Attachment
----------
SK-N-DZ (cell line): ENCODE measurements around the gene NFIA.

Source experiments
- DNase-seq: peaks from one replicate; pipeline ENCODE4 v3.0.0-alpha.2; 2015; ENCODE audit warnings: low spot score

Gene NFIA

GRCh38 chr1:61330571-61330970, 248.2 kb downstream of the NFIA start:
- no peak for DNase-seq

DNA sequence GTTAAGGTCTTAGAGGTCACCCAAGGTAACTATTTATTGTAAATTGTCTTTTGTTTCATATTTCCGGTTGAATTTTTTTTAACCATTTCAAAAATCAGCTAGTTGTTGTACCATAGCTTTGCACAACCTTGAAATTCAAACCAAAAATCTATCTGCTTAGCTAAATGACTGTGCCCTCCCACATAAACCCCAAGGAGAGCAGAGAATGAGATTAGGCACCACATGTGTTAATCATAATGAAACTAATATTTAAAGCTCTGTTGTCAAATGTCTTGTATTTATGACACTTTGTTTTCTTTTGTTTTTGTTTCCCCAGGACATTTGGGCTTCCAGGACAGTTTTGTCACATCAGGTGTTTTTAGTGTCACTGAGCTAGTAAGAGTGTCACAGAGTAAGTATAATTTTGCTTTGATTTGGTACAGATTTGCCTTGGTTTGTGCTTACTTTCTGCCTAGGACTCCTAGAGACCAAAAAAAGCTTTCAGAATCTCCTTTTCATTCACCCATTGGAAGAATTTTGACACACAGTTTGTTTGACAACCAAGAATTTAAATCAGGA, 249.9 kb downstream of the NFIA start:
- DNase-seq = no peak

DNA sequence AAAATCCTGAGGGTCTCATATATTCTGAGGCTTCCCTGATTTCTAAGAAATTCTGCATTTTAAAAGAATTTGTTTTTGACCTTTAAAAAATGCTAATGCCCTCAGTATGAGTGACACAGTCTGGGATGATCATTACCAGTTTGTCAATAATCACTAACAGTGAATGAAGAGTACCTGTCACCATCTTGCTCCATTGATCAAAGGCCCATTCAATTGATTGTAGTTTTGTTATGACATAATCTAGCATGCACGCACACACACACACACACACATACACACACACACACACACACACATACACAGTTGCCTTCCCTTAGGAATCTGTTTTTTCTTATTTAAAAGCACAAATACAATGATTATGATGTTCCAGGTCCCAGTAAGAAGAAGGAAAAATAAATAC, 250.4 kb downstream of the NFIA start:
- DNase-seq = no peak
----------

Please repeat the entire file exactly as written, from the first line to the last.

SK-N-DZ (cell line): ENCODE measurements around the gene NFIA.

Source experiments
- DNase-seq: peaks from one replicate; pipeline ENCODE4 v3.0.0-alpha.2; 2015; ENCODE audit warnings: low spot score

Gene NFIA

GRCh38 chr1:61330571-61330970, 248.2 kb downstream of the NFIA start:
- no peak for DNase-seq

DNA sequence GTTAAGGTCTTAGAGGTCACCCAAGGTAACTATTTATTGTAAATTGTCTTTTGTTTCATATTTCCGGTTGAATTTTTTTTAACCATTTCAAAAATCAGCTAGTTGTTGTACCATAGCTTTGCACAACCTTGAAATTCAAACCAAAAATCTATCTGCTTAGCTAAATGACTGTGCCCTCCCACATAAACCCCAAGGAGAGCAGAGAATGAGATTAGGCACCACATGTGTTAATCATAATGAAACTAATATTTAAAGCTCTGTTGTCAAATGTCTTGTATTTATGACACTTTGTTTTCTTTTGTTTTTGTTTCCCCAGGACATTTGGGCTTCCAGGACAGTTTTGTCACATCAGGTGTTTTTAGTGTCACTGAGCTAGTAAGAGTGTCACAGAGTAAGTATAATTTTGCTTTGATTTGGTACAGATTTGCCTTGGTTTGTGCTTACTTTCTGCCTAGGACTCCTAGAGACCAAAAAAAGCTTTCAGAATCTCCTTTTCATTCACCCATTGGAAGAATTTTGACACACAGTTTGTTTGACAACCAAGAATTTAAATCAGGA, 249.9 kb downstream of the NFIA start:
- DNase-seq = no peak

DNA sequence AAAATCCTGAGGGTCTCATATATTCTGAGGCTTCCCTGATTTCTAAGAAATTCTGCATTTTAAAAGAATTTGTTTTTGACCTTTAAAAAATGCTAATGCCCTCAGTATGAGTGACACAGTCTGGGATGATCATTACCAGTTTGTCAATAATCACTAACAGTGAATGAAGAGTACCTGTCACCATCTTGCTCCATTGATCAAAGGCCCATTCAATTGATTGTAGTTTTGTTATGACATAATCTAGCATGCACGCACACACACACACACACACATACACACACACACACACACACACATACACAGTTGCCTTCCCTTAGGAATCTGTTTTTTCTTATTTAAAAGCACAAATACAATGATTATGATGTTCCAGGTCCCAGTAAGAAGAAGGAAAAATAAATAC, 250.4 kb downstream of the NFIA start:
- DNase-seq = no peak